Minimize so as to Maximize!

Recently, we decided to live a more minimalist lifestyle.  For most of my life I’ve only ever desired simplicity but rowing up I often found myself surrounded my piles of laundry, dishes and people.  As one of nine it wasn’t easy to keep order of schedules, rooms or names.  I love my family and the chaos and the noise but I’m finding out that I’m a person who  greatly values order, peace, silence and above all simplicity.

I’m not a clean freak, there’s no bubble wrap around my child or plastic over my couch, I just desire order.

God knew what he was doing when he gave us order.  Night is night and day is day.   I think that our culture of consumerism and love of stuff is battling with God’s order and simplicity.   In my own life I find that the more I have, the more anxious I feel, the more impatient I get, the more unhappy I am.  So it’s time for a change because I don’t want more stuff, I want a better, freer, fuller, more holy life.

It’s amazing how much our environment can influence our lives.  When there’s clutter in my room, there’s clutter in my heart.  As we’ve rooted out the need for TV in our lives we began to root out other false needs.  In the past month, we’ve packed up 3 bags of clothes and extra bedding that never gets used (nearly 50 pounds of stuff) to donate.  We’ve packed away the toys that Peggy no longer uses or doesn’t need.  We’ve given ourselves a list of foods that give us energy and nutrition and we stick to it.  We cut back on spending (I rarely ever need anything from Target and yet I go nearly every other week) and started paying off debt.  We are working to simplify our life so that we can better enjoy it.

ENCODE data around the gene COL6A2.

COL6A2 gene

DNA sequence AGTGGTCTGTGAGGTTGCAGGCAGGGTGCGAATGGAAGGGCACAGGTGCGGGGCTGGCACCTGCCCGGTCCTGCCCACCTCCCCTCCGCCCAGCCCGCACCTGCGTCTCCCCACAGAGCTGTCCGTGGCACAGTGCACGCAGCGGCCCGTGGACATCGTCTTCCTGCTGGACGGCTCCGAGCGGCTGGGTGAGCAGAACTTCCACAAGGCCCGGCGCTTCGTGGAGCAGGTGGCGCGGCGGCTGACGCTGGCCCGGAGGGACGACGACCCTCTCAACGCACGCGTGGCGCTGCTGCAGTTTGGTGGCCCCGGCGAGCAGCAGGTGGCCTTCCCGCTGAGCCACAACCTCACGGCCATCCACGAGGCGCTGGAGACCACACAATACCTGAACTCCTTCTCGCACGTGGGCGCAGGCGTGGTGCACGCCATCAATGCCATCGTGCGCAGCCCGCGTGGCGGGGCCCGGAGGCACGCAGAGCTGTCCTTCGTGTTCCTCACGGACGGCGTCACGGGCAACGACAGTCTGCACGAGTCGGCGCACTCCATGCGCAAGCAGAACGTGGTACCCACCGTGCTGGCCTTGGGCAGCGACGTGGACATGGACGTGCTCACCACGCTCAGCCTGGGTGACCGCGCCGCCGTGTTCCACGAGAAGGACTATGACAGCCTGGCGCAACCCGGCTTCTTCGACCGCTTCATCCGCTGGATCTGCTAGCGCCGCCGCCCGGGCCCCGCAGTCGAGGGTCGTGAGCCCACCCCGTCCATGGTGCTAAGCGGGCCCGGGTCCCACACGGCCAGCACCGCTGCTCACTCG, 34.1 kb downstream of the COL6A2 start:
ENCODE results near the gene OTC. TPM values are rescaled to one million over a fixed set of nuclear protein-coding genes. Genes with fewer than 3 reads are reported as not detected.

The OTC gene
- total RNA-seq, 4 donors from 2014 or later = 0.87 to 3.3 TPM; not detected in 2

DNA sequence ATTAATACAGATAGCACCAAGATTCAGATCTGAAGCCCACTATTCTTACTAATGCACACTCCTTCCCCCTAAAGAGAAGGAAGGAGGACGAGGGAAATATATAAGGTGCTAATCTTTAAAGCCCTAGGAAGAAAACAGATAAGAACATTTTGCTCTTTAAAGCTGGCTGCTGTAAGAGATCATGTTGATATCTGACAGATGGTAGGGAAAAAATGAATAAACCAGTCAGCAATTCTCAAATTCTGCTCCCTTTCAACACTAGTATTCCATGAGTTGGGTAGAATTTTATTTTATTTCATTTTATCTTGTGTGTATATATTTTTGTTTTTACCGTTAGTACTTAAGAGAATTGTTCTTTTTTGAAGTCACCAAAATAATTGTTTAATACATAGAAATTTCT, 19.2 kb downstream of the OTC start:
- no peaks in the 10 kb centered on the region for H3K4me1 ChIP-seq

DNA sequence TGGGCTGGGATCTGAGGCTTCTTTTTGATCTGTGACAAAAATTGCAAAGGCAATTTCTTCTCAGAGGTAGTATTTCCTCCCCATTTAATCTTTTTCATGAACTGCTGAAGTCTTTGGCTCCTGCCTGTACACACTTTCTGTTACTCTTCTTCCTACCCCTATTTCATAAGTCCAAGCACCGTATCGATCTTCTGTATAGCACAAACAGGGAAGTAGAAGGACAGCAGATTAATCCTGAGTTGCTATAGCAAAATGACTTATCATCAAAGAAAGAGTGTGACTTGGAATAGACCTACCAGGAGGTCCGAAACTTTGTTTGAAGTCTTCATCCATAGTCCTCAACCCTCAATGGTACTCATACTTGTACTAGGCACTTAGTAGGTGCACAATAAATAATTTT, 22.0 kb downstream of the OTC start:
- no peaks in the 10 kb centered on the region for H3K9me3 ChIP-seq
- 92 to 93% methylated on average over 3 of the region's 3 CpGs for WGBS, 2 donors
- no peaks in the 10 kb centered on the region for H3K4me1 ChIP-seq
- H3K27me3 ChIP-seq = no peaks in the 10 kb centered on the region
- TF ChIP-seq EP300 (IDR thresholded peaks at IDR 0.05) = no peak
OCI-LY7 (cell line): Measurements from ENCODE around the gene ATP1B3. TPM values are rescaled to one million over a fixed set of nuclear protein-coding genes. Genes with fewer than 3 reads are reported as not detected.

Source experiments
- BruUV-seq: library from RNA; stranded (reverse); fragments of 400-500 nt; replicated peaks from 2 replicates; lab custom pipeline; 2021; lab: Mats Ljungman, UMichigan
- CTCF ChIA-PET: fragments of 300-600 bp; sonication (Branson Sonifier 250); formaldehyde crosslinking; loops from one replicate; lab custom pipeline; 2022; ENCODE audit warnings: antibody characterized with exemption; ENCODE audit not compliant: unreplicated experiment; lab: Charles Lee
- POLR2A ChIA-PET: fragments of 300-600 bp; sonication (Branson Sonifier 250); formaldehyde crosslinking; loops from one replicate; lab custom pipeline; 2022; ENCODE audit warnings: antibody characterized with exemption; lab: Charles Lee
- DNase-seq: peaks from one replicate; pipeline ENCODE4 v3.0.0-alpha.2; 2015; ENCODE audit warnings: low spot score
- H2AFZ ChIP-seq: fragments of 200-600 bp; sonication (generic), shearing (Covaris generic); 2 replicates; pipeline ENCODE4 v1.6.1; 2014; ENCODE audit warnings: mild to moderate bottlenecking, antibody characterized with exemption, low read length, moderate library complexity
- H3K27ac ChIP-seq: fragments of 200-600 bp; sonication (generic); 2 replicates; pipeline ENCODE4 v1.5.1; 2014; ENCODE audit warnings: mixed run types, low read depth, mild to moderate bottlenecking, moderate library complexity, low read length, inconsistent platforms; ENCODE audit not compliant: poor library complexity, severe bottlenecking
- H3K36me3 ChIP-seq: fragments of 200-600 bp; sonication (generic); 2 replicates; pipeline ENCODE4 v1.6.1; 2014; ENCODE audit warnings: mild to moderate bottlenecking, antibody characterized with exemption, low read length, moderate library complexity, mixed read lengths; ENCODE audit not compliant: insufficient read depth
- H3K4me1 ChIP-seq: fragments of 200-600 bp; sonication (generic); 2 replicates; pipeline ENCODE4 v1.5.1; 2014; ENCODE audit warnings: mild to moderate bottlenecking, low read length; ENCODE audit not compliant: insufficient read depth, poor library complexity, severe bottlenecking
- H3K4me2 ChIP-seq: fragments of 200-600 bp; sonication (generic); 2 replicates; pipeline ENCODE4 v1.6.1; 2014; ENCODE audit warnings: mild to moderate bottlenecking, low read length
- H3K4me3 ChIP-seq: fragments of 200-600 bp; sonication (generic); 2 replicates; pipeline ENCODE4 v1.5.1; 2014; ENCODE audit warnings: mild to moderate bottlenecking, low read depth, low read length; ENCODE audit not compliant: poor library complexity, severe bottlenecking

Simplicity breeds order and perhaps that goes both ways.  I’m finding that I have felt more rested, peaceful, joyful, playful and prayerful over this last month than maybe ever before in my life.

Minimize so as to maximize – I don’t think I made this up, I’m sure there’s articles, books, blogs and research to support this.  I can only speak for what it has done for our life and I can say that is has positively impacted us in every way and on every day.



Becoming Friends with My Husband

For Lent this year Nate and I decided to give up TV, leaving us with a lot of time in the evening.  The other night he said to me “I feel like we’re becoming better friends because of no TV.”

It struck me hard.

Nate and I were friends for over a year before we began to date.  We got to hang out and get to know one another and enjoy one another’s presence along with the rest of our community.  When we (finally) started to date we did so for a little less than five weeks before he asked me to marry him.  Nine months later we were married and well the rest is the rest.

Our lives continued and with a few pregnancy losses, we had three years of just us.  In this time we had a lot of fun antiquing, catching a movie, grabbing a beer or just relaxing together.  Once we moved from St. Louis to Boston our commutes got longer and our lives busier.  We were both working more and so even though we often traveled together by the time we got home, cleaned up and ate dinner it felt like the day was over and we were tired and spent.  We’ve always loved watching TV and movies together and so night after night and day after day it just became the norm.  And then throw in pregnancy fatigue and hormones and there were weekends that all I wanted to do was lie in bed and binge on Netflix.

Our baby arriving was the first step back into freedom (though when a girl is up for the third time in the night and is too afraid she’ll fall asleep while nursing (for 25-40 minutes at a time!) and an episode of Supernatural is just the remedy – enough to keep her up though it didn’t require too much brain activity that would later keep her awake long after).  Yes, our little girl snuggled up beside us in her cosleeper (or often in our bed) meant no TV or TV at a very very very low volume.

I should back up here and say that we are living with our family at the moment and while this has many perks one of the drawbacks is that our only space was our bedroom so it often became bedroom/playroom/living room.

With a baby trying to sleep just 3 feet from the TV we quickly realized that this wasn’t what we wanted and yet we didn’t want to give it up so life continued like this for a while longer.